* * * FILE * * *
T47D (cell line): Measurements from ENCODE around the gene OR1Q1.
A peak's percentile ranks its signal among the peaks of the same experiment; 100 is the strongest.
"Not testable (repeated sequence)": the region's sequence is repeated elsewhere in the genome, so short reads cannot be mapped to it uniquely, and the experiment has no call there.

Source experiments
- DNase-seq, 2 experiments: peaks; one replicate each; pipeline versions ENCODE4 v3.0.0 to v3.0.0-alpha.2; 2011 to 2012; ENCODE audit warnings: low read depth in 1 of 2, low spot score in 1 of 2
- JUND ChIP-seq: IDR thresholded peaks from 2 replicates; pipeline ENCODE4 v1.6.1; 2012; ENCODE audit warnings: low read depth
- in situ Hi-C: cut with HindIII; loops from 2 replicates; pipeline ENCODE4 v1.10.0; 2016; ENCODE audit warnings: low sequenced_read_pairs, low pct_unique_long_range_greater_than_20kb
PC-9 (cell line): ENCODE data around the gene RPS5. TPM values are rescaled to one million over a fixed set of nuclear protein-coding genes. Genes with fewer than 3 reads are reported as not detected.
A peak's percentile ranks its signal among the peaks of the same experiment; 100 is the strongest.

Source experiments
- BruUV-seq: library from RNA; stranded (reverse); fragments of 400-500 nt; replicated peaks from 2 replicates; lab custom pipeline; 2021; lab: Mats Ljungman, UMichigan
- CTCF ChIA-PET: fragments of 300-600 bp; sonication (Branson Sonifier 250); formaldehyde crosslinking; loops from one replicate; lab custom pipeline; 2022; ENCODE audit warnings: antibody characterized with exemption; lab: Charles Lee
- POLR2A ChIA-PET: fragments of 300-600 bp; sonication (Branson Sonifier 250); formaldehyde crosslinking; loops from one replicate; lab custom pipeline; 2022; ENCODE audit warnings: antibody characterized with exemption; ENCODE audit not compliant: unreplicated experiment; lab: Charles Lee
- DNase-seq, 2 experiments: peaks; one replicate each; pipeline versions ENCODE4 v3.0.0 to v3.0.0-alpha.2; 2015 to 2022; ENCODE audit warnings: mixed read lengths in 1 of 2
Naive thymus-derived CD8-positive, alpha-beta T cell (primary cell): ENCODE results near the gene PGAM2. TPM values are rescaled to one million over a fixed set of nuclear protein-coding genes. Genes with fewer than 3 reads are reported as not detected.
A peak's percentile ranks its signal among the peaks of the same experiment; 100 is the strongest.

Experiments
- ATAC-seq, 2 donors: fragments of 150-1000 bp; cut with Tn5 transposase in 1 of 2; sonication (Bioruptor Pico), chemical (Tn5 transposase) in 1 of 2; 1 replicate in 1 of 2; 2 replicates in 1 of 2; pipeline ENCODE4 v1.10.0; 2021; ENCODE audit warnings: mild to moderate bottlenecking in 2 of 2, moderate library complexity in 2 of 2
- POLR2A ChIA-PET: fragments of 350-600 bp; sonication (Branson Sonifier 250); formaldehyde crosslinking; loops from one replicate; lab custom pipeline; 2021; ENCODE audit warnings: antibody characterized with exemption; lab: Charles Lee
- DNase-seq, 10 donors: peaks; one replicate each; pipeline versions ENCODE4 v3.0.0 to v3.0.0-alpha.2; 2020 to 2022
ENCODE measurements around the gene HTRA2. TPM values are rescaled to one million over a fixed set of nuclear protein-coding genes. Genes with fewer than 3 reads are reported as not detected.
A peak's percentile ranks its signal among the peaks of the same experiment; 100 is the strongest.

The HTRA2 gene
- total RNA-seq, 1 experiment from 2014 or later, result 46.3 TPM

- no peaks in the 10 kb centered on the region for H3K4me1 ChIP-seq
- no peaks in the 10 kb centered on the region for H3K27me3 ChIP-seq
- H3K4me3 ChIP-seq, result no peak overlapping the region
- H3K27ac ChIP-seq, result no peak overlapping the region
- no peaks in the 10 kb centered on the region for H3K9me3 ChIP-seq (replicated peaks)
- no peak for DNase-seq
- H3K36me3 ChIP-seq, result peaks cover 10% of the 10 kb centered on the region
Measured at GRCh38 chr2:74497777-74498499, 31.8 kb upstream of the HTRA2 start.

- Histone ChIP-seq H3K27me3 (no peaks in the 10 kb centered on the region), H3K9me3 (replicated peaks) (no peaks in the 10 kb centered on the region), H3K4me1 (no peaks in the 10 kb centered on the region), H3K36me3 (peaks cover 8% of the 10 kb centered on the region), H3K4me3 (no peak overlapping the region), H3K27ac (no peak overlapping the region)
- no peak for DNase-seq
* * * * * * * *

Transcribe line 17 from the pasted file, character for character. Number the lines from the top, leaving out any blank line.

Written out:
Experiments